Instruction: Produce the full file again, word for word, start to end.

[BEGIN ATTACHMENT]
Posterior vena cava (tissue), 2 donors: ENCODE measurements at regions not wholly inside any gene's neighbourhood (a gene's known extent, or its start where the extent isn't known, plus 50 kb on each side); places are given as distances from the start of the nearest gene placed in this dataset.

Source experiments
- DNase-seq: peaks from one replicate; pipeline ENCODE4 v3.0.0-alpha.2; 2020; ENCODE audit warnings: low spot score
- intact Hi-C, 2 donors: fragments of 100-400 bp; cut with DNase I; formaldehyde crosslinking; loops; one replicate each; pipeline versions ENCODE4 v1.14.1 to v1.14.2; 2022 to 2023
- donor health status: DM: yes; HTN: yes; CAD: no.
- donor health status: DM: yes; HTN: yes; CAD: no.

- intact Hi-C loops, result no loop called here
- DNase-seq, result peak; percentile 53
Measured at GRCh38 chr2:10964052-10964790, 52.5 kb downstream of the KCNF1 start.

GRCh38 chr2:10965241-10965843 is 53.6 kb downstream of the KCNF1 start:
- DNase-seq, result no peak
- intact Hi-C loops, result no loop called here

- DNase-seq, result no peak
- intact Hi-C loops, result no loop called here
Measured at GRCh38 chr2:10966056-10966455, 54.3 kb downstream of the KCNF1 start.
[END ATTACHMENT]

Posterior vena cava (tissue), 2 donors: ENCODE measurements at regions not wholly inside any gene's neighbourhood (a gene's known extent, or its start where the extent isn't known, plus 50 kb on each side); places are given as distances from the start of the nearest gene placed in this dataset.

Source experiments
- DNase-seq: peaks from one replicate; pipeline ENCODE4 v3.0.0-alpha.2; 2020; ENCODE audit warnings: low spot score
- intact Hi-C, 2 donors: fragments of 100-400 bp; cut with DNase I; formaldehyde crosslinking; loops; one replicate each; pipeline versions ENCODE4 v1.14.1 to v1.14.2; 2022 to 2023
- donor health status: DM: yes; HTN: yes; CAD: no.
- donor health status: DM: yes; HTN: yes; CAD: no.

- intact Hi-C loops, result no loop called here
- DNase-seq, result peak; percentile 53
Measured at GRCh38 chr2:10964052-10964790, 52.5 kb downstream of the KCNF1 start.

GRCh38 chr2:10965241-10965843 is 53.6 kb downstream of the KCNF1 start:
- DNase-seq, result no peak
- intact Hi-C loops, result no loop called here

- DNase-seq, result no peak
- intact Hi-C loops, result no loop called here
Measured at GRCh38 chr2:10966056-10966455, 54.3 kb downstream of the KCNF1 start.